Saturday, 28 May 2016

Poetry is honey for the soul (5) - Federica Galetto, Federica Nightingale ... and Federica!

           Poetry is honey for the soul

Federica invites us to come into her world today, as Federica Galetto with her poem that she has translated from Italian into English, and as Federica Nightingale with the digital collage that introduces the text.
More at the end of the post.


I am like a stone under your tongue
 I am the bride’s veil
and the drop of salt  into an ocean
 I am an empty jug and the lost water
your arm and your wrist in a land of sounds
 I am the hole you have filled
and the coat that you need
gold and soul
 I am the descent you walk right through
And the desert you’ll obey
 I am everything
And now I am gone
 (ghost in your mind)
(I am)
Io sono come pietra sotto la tua lingua
 Io sono il velo della sposa
E la goccia di sale in un oceano
 Io sono una brocca vuota e l’acqua persa
Il tuo braccio e il tuo polso in una terra di suoni
 Io sono il buco che hai riempito
e il cappotto di cui hai bisogno
Oro e anima
 Io sono la discesa nella quale ti addentri
e il deserto  a cui ubbidisci
 Io sono tutto
E ora me ne sono andata
 (spettro nella tua mente)
(Io sono)
Testi di Federica Galetto

Federica Galetto is a contemporary Italian poet, writer, and artist who has already published part of her work. As an artist, she makes digital collages under the name of Federica Nightingale. She also uses photos as medium for her art. This is the link to her blog (at the page she gives me the authorization to cite today): 
She also has a Facebook page (mostly in English):
As she says of herself and her work:
Sono una poetessa, una scrittrice, una traduttrice, un'artista collagista. Sono ciò che ho sempre voluto essere. ("I am a poet, a writer, a translator, an artist who makes collages. I am the one I have always wanted to be")
La Poesia va diffusa. I mezzi che si utilizzano per farlo non sono importanti, ma importante è che cresca una coscienza poetica dalle radici umane al Cielo. Allora, come diceva un grande giardiniere inglese di nome Geoff Hamilton : "Il Cielo è il limite" ("Poetry shoud be spread. The means that are used to make it are not important. What is important is that a poetical conscience be born from the human roots up to the Heavens. Then, as a great British gardener, named Geoff Hamilton, used to say: 'Sky is the limit'").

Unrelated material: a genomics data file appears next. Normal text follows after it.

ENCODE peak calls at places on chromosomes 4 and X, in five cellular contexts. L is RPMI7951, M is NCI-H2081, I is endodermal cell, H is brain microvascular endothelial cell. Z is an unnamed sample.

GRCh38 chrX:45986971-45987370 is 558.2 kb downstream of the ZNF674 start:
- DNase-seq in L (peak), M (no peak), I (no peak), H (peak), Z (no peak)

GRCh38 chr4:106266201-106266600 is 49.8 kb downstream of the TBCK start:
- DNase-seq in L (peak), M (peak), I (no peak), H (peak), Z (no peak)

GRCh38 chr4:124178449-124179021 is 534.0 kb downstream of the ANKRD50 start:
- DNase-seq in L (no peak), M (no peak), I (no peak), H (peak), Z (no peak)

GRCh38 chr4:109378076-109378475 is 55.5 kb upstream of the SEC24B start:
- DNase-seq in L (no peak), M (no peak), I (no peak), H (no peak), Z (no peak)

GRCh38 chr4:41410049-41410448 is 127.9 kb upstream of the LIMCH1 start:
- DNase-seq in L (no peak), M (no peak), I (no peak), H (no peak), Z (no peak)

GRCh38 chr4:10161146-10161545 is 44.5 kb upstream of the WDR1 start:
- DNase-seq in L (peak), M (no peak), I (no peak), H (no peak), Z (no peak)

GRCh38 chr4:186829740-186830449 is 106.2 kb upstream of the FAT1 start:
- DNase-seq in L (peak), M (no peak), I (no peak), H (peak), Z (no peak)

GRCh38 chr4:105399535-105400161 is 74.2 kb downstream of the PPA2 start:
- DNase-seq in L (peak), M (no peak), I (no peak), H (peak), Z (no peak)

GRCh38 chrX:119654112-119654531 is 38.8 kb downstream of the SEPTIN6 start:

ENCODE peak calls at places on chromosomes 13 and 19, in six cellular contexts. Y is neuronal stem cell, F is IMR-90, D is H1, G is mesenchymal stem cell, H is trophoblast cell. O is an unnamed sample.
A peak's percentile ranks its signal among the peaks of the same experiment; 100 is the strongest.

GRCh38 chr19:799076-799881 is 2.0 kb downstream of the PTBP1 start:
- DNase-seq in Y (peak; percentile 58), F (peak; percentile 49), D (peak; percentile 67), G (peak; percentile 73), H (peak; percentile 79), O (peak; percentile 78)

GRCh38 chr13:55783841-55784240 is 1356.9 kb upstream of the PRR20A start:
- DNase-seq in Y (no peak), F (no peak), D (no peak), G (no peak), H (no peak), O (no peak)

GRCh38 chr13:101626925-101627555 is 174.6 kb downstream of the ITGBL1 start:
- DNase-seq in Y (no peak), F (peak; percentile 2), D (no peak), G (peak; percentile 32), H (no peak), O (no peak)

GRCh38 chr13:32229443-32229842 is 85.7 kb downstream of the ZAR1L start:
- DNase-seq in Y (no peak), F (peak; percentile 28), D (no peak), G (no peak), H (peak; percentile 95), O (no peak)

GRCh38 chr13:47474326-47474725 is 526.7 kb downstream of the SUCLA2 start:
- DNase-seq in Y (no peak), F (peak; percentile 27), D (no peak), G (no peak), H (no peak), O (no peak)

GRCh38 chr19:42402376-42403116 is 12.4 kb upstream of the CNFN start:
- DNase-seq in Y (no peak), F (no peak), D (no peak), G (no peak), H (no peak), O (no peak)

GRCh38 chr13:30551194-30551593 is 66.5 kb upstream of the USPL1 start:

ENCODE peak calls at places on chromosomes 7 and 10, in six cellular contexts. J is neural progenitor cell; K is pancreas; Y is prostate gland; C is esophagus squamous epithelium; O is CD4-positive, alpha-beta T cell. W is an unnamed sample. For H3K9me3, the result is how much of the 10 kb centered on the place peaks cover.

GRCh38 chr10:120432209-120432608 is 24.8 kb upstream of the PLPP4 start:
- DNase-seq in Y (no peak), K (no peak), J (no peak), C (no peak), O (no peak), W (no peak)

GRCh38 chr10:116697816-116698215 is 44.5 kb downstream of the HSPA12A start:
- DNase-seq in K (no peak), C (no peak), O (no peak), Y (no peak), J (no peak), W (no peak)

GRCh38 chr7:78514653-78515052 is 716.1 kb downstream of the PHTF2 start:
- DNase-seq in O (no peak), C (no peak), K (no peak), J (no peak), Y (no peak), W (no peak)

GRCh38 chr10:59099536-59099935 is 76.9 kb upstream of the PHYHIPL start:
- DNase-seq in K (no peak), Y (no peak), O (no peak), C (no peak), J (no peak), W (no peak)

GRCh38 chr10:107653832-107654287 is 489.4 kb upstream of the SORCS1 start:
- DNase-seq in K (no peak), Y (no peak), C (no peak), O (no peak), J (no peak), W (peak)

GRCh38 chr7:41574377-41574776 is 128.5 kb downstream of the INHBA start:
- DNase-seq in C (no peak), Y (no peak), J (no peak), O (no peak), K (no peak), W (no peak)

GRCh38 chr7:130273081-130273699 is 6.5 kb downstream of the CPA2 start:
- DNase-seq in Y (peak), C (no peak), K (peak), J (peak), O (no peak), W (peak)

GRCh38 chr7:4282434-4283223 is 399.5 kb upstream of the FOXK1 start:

(All work by Federica Galetto / Federica Nightingale protected by the laws of copyright). Hazardous translation of her words is mine and she may well correct me!

Friday, 27 May 2016

Poetry is honey for the soul (4) - Robert Frost (and Phillip)

           Poetry is honey for the soul

Phillip invites us to discover or re-discover the apparent simplicity and clarity of his favourite poet Robert Frost. Silence is best (although this reminds me of Schubert) but there is a lot to think.


Whose woods these are I think I know.

His house is in the village, though;

He will not see me stopping here
To watch his woods fill up with snow.

My little horse must think it queer 
To stop without a farmhouse near
Between the woods and frozen lake
The darkest evening of the year.

He gives his harness bells a shake
To ask if there is some mistake. 
The only other sounds the sweep
Of easy wind and downy flake.

The woods are lovely, dark, and deep,
But I have promises to keep,
And miles to go before I sleep, 
And miles to go before I sleep.

Illustration by Eric Ravilious

Phillip has no blog but works a lot on Facebook on his page but also on several groups, artistic, historic, about women and their history, about photography. He is well-known and sows joy and pleasure wherever he goes. Ah! One last word: he is a great cat lover and his photos of his favourite friends are always here to comfort his human friends.
Phillip has helped me through difficult patches with a quote, a painting, a little something I have found on my Facebook page when I opened it. I know he does the same with all his friends but will almost grumble if mentioned...

Thursday, 26 May 2016

Poetry is honey for the soul (3) - Anna Akharmatova (and Kaggsy - with a suggestion from Olga)

           Poetry is honey for the soul

Yesterday, Olga proposed to read the 130th sonnet by Shakespeare, and, mainly, to listen to it read by Alan Rickman. Today, poetry is shown as a part of the universal as Kaggsy (who is well known by her blog 
proposes one of Anna Akhamatova' poems. 
One Russian lady, suggesting a British poet, and one British Lady, suggesting a Russian then USSR "avant-garde poet";
And each choosing one's vision of a painting that might illustrate this poem.

Kaggsy says: "I love this poem - short, effective and evocative."


The roads to the past have long been closed 

and what is the past to me now?
What is there? Bloody slabs,
or a bricked up door,
or an echo that still could not 
keep quiet, although I ask so…
The same thing happened with the echo
as with what I carry in my heart


(translated by Richard McKane)

And Olga gives us the original and agrees that that the translation is very close to it, while being beautiful on its own.

Эхо В прошлое давно пути закрыты, И на что мне прошлое теперь? Что там? — окровавленные плиты, Или замурованная дверь, Или эхо, что еще не может Замолчать, хотя я так прошу... С этим эхом приключилось то же, Что и с тем, что в сердце я ношу. 1960

This is the painting with which Kaggsy would see as illustration of "Echo"

"Beat the Whites with the Red Wedge" (by El Lissitzky-1919)

And it is Olga's suggestion